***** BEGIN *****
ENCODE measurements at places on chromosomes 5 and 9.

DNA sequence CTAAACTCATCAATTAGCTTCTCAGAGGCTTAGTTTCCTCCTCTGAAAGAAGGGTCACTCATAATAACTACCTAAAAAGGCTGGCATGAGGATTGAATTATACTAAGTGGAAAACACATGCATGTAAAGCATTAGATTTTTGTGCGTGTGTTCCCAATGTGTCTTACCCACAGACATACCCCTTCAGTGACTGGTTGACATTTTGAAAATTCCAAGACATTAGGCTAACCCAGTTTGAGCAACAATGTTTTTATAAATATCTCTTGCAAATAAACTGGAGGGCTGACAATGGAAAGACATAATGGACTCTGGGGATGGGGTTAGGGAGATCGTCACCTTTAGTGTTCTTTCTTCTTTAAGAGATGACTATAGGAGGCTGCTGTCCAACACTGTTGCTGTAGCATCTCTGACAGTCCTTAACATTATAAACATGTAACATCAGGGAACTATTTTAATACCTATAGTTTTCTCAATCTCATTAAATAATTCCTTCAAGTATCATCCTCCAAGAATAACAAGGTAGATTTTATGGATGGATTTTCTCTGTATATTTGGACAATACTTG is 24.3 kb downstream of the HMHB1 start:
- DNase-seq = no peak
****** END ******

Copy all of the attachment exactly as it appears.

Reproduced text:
ENCODE measurements at places on chromosomes 5 and 9.

DNA sequence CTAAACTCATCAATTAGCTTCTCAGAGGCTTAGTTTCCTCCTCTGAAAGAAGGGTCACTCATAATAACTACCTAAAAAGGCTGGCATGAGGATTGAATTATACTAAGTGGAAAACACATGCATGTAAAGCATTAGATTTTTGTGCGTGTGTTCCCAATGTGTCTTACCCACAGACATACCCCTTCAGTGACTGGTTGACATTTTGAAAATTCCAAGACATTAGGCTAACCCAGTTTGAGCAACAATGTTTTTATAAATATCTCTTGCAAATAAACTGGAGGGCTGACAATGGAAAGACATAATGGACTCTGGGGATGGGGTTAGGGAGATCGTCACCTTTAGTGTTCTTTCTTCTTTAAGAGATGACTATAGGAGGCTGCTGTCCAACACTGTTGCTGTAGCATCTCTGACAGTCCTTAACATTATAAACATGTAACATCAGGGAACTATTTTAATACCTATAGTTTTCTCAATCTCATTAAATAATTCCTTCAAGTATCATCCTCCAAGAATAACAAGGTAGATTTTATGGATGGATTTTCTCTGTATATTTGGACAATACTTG is 24.3 kb downstream of the HMHB1 start:
- DNase-seq = no peak